The story itself took some time for me to get invested in. It kills my suspension of disbelief when stories imply that things which are nonsense at a conceptual level (eg this book's "Cryptic Informational Transformation Space") are taken as serious science in-universe. And there's just a lot of handwavey science to get past in general here. But ultimately it's fun and very imaginative.
"The animal in him craved something that his higher brain knew was not going to happen. That was the point he was impaled upon, the front on which he suffered; that struggle of the lower brain’s almost chemical simplicities of yearning pitched against the withering realities revealed and comprehended by consciousness."
This is a novel about paternalism, terrorism, the responsibilities of citizens regarding the crimes of their states, and what constitutes sane and meaningful activity in life, and Iain M. Banks does all that stuff well while still managing to find places to fit delightfully over-the-top sentences like this:
"Uagen Zlepe, scholar, hung from the left-side sub-ventral foliage of the dirigible behemothaur Yoleus by his prehensile tail and his left hand."
I remain a big fan.
"I suppose I prefer my freedom to my reputation."
Years ago I read A Darker Shade of Magic with a book club and hated it. I intended to avoid reading anything by this author ever again.
...but the same book club chose this book, and it came well-recommended, and I guess I'm fickle, so I gave it a shot, and was surprised: it's really good. I successfully avoided crying but there were a couple close calls.
My only complaint is that this could have been much shorter without losing anything.
I listened to the audiobook; Julia Whelan's narration is excellent.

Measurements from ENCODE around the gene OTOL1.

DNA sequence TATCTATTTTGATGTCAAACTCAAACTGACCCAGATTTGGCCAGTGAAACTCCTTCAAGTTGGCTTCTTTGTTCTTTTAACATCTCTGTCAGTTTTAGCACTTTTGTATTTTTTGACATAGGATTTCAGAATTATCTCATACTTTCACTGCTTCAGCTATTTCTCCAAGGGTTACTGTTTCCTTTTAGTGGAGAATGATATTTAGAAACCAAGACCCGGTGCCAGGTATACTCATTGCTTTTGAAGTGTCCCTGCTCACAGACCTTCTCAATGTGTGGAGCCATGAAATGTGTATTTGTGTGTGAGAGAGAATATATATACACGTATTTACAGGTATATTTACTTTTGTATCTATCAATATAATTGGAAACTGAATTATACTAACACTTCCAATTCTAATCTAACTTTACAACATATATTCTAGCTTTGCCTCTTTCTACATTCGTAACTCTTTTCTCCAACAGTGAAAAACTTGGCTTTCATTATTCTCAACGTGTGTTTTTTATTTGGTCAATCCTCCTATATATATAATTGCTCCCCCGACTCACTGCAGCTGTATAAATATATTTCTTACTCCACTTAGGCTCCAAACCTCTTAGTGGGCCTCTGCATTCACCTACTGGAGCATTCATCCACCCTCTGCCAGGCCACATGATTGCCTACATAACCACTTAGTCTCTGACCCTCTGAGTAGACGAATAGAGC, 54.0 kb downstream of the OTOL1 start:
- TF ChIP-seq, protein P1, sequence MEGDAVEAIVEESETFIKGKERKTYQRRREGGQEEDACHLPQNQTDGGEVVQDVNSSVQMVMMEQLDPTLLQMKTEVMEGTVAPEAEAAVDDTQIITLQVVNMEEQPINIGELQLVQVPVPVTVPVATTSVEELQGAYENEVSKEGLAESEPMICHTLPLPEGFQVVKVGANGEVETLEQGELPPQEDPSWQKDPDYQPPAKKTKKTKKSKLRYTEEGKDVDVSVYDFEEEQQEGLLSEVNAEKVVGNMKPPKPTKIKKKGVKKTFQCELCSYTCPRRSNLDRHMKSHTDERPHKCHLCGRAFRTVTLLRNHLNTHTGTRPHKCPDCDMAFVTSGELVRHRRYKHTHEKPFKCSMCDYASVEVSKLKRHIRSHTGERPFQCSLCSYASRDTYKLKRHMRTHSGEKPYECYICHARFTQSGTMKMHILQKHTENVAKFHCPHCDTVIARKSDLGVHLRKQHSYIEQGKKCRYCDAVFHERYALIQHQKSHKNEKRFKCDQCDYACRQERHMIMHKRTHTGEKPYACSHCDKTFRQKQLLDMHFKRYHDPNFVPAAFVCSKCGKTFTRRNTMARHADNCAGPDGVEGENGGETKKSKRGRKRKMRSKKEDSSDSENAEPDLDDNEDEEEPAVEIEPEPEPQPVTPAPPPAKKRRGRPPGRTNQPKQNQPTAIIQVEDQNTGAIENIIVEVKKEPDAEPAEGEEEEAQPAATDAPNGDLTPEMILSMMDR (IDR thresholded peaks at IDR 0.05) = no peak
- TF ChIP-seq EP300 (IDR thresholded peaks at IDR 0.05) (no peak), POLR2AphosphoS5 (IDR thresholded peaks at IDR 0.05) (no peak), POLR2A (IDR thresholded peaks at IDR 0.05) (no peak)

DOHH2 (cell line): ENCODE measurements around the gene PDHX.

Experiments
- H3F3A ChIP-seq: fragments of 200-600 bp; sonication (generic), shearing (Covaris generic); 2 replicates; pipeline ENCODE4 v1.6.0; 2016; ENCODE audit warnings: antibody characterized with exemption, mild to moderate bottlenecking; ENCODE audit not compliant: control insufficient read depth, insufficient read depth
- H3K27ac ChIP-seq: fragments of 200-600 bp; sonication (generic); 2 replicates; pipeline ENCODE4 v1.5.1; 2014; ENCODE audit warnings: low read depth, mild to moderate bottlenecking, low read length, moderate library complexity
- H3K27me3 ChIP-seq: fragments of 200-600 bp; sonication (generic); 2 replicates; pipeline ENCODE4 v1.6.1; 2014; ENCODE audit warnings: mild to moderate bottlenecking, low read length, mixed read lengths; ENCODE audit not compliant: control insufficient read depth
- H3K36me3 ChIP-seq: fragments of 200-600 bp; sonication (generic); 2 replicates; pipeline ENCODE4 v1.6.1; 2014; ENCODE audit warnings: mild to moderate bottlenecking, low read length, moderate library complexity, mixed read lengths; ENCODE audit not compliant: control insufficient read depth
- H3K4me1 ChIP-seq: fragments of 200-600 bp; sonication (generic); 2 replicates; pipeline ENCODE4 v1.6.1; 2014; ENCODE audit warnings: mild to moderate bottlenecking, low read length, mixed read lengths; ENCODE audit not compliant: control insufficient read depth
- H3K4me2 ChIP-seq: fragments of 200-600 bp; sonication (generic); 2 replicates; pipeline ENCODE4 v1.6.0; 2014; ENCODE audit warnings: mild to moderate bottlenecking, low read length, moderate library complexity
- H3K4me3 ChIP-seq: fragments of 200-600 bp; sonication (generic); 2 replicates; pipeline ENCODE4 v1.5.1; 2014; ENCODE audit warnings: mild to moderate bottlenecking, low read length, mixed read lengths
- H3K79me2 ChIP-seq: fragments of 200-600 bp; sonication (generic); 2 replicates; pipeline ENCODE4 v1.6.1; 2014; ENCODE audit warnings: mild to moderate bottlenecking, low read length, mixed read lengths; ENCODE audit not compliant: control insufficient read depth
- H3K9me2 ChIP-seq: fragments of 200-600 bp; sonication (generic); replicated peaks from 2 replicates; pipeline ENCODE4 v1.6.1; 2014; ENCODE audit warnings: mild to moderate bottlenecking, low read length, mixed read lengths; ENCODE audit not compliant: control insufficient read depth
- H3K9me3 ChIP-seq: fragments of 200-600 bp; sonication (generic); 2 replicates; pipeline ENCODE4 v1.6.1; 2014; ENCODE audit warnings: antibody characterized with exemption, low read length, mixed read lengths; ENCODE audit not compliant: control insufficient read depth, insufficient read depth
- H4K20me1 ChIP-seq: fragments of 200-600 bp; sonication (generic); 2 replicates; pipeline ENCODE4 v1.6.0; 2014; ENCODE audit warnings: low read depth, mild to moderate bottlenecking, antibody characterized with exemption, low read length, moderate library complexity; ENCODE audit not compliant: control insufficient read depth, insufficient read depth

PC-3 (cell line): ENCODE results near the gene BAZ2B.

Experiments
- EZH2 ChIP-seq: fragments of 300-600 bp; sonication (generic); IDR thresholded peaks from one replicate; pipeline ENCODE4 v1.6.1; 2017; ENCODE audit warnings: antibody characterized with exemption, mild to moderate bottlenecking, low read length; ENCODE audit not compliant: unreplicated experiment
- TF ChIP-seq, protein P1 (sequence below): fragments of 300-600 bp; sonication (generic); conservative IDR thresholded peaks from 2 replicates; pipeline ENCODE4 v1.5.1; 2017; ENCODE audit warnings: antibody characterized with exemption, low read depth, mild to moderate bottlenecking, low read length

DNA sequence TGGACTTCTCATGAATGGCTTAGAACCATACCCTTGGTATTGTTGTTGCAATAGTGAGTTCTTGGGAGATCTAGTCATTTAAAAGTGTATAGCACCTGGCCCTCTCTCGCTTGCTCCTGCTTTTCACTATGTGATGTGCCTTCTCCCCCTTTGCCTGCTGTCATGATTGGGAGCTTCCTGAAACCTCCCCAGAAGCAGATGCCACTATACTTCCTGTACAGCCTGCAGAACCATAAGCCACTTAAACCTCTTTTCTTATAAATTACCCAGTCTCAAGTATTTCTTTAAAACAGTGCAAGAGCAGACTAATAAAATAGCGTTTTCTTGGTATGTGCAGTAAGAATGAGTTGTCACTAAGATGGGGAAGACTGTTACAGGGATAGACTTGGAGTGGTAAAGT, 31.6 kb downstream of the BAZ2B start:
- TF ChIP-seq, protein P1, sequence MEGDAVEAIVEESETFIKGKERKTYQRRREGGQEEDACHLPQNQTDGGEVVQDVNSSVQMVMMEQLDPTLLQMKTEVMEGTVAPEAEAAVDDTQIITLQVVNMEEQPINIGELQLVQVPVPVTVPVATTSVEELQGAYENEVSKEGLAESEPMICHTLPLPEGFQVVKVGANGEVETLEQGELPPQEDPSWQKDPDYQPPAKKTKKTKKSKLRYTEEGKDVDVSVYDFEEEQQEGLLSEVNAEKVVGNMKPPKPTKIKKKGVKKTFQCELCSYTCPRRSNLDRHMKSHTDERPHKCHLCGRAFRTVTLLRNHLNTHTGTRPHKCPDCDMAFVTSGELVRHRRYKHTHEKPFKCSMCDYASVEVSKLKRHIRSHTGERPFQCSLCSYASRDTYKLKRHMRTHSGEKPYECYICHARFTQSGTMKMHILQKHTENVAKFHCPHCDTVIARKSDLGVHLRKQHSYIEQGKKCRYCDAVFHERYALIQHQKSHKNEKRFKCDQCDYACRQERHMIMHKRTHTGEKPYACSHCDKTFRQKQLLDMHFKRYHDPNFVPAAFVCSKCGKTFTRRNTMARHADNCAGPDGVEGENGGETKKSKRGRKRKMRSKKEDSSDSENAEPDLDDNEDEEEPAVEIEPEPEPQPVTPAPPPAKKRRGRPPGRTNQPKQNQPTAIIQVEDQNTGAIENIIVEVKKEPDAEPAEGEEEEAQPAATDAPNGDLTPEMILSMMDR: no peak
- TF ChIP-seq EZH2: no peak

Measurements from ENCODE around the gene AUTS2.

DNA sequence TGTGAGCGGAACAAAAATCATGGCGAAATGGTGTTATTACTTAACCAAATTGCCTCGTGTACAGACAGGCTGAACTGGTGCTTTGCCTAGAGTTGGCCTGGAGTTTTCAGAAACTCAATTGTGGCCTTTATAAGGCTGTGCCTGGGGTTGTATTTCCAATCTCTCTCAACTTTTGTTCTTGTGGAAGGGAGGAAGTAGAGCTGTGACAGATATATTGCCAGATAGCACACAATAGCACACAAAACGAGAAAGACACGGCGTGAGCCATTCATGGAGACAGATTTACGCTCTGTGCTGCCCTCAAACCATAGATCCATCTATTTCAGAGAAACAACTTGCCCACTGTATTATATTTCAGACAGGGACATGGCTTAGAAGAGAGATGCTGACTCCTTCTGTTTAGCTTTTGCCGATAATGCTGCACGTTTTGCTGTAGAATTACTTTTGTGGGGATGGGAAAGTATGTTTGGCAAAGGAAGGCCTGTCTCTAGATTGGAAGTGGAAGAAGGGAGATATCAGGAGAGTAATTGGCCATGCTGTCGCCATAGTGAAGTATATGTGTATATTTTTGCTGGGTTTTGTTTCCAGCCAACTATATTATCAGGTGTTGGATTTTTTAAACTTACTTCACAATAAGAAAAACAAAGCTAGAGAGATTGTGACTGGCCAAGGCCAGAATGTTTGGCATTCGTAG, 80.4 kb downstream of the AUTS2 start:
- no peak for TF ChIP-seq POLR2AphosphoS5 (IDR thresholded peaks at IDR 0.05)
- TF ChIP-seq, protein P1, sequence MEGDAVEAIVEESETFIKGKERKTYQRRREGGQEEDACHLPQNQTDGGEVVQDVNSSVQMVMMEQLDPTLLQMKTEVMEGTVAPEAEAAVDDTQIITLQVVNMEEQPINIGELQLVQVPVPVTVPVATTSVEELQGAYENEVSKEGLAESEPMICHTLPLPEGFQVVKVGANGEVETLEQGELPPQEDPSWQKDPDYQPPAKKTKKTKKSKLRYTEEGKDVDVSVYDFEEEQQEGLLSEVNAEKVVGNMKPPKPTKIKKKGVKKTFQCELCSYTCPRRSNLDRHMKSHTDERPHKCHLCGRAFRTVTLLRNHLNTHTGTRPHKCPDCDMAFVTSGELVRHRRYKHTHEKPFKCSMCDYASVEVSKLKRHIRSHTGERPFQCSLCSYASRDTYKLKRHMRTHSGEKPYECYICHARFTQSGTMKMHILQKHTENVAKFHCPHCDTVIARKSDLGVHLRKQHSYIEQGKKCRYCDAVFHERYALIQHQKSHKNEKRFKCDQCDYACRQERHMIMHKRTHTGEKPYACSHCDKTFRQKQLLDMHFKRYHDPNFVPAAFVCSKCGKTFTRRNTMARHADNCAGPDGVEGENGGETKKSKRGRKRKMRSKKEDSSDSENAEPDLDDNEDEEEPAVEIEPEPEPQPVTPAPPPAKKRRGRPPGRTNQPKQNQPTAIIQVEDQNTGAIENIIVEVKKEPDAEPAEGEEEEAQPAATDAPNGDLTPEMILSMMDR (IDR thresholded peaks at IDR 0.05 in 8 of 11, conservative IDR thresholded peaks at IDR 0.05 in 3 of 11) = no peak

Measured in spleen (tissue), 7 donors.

"...I will warmly welcome a game with you should the music of the spheres once again suspend us in the same chord."
This book is only 312 pages long but I can't tell you how many times I checked the kindle progress display after what felt like an eternity of reading only to find I'd progressed just a few more percentage points from where I'd been before. It is, for the most part, just not enjoyable to read.
I do enjoy Delany's wordplay and phrasing from time to time: "infinite regress of pleasure", "spiral the bright pillar into the holy dark", "tried to bring himself back into himself: it seemed that fragments were scattered all around the square"; "[s]uffering the wound of having wounded"... I'll also give the book some points for going in very unexpected directions. But I didn't take much away from it and the journey was a slog.
Friends? Your friends?...If you lock them together in a room with no food for a week....then you could see what it is, friends!
This was difficult to read, but I appreciate the author's candid presentation of his father's recollections.
"And while it is true that this principle has the implication that it would have been better if the world had never existed, I think the fault here is to be found in the world, not the principle."
I agree with the main message of this book - that minimizing suffering in the world should be our highest priority - and I like Vinding's approach of trying to muster support from as many different perspectives as possible, rather than hanging the whole argument on a single line of logic. The most effective chapter is probably the fourth, which is simply a list of horrific events contemplated in detail. The fifth chapter may be my favorite, though, as it's the clearest statement I've seen in print of my favorite argument for moral realism.
Vinding spends a fair amount of space on arguments that pleasure has no intrinsic value, or at least that any amount of extreme suffering outweighs even an infinite amount of pleasure. I don't find these arguments convincing, but they do provoke some interesting discussions.
I was expecting more from the second part of the book, which focuses on practical application. The most concrete action Vinding discusses in detail is to promote animal welfare; a focus on that issue should be unsurprising for anyone familiar with the depth and scale of the atrocities perpetrated by our food production industries, though he also emphasizes the suffering of wild animals. Beyond that, though, his primary advice is simply to try to convince more people (and governments) to prioritize reduction of suffering, and to devote resources to studying the best ways to reduce suffering. That feels frustratingly abstract, but he does make some persuasive points.
I call it relief, though it was only the relief that a snap brings to a strain or the burst of a thunderstorm to a day of suffocation.